The History Of Virtual Reality And Where It’s Headed

By Rick Gonzales | 6 months ago

virtual reality

If all the big tech giants had their way (and they are getting close to it), virtual reality would be an everyday way of life. The push to bring virtual reality out of the game room and into the board room is in overdrive with Meta’s Mark Zuckerberg leading the charge. If you are not aware, Meta is the new name for Facebook.

Now the move to take virtual reality out of the game room and into the board room doesn’t mean VR gaming is set to go away. On the contrary, the plans concerning VR most definitely will continue to revolve around VR gaming. But Zuckerberg has big plans for VR technology, and he is betting billions that he can make it work.

To understand where we are at with the technology and equipment, we must first acknowledge how we got there. While virtual reality may appear to be a newer technology, its roots go much further back.


virtual reality

What exactly is virtual reality? We went to the smart guys and gals at NASA to ask that same question and here is the definition we got: “Virtual reality is the use of computer technology to create the effect of an interactive three-dimensional world in which the objects have a sense of spatial presence.”

Okay, that’s a good start. To break it down, even more, we chose Oxford’s definition: “the computer-generated simulation of a three-dimensional image or environment that can be interacted with in a seemingly real or physical way by a person using special electronic equipment, such as a helmet with a screen inside or gloves fitted with sensors.”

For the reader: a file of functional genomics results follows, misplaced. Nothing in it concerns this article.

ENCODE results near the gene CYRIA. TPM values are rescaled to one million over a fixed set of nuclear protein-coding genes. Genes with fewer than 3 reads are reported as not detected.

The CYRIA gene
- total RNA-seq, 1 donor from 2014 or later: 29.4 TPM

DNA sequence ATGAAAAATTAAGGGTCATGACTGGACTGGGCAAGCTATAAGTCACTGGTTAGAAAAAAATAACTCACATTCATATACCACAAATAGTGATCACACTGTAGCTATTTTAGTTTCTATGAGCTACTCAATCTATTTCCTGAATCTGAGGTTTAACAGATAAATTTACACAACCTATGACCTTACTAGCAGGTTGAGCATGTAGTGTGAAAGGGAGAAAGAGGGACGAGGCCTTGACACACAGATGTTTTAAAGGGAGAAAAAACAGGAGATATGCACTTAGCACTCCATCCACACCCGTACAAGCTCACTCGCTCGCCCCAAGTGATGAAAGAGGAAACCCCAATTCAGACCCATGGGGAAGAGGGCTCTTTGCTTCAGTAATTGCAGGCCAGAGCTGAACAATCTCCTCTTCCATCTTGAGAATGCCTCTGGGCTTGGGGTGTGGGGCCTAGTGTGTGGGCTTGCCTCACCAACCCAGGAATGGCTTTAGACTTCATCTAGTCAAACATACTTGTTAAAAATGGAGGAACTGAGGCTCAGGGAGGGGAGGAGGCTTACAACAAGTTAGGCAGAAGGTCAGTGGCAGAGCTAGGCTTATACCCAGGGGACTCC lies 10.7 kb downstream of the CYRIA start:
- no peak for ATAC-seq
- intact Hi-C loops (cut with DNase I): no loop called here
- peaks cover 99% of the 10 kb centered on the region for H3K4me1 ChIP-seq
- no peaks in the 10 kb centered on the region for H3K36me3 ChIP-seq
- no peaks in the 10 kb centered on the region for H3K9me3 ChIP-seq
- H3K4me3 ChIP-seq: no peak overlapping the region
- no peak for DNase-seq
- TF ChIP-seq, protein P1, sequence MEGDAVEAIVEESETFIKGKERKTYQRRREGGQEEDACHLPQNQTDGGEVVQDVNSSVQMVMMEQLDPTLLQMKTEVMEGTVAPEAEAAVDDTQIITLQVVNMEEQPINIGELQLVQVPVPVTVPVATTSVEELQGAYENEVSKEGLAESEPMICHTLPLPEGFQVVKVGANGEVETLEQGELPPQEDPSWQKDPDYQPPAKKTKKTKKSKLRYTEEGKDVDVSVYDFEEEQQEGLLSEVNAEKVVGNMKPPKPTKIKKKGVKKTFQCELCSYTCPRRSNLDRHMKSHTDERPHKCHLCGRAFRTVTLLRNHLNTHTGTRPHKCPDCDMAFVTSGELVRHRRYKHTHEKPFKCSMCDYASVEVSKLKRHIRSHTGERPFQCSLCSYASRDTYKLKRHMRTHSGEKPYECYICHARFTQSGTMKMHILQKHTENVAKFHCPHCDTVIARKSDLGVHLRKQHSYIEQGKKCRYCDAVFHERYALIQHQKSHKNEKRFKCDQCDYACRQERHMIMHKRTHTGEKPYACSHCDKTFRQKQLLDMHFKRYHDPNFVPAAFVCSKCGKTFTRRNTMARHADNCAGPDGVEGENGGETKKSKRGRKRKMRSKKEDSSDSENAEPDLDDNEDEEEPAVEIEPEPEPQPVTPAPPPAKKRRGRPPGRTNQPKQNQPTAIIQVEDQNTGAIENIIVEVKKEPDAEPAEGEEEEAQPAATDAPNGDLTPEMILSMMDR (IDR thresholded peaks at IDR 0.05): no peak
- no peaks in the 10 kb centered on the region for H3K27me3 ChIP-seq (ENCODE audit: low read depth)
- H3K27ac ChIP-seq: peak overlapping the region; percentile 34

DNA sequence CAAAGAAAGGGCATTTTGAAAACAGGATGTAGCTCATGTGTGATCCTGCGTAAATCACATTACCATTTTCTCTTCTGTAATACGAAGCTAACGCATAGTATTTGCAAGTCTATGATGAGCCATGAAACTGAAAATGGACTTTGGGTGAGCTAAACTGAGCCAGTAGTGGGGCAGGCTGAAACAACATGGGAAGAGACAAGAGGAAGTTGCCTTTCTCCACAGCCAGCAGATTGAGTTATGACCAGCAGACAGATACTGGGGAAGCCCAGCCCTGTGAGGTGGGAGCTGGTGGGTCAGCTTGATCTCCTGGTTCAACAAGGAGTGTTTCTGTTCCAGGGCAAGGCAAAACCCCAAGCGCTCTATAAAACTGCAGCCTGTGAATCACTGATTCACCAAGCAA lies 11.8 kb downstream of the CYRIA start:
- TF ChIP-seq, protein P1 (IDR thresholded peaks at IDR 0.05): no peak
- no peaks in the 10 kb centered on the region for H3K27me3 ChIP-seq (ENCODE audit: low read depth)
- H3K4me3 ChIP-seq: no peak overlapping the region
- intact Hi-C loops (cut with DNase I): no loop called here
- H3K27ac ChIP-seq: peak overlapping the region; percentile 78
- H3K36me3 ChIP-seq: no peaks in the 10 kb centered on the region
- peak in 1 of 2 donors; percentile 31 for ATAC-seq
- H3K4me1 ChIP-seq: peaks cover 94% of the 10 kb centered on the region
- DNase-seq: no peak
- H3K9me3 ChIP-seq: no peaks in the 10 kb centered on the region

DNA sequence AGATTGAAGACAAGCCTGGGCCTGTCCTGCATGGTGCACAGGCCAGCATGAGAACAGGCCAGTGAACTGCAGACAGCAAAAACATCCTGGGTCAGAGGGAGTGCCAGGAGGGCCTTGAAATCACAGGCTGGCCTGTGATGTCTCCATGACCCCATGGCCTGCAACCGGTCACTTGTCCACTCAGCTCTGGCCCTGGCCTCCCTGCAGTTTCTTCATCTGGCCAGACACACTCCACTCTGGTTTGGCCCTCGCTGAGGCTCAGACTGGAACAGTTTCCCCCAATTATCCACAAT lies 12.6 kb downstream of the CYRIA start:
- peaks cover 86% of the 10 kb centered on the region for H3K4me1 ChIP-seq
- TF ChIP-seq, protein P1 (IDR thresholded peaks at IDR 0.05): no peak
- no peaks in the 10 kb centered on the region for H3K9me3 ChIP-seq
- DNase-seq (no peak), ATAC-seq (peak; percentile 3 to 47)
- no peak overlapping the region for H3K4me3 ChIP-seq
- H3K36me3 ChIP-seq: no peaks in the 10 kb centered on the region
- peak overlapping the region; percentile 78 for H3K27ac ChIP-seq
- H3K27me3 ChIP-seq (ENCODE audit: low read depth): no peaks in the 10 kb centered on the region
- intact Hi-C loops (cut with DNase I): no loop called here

While we appreciate NASA’s input, what we were looking for was a description that many of us are more familiar with – the use of special electronic equipment to freak the ever-lovin’ bejesus out of you.


virtual reality

While many of us may think virtual reality is a fairly new concept, you may be surprised to find out that the concept has been around for well over 180 years. Its origins date back to 1838 when Sir Charles Wheatstone was the first to describe stereopsis (roughly translated as “depth perception”). Two years later, Wheatstone would win the Royal Medal of Royal Society for his explanation of binocular vision.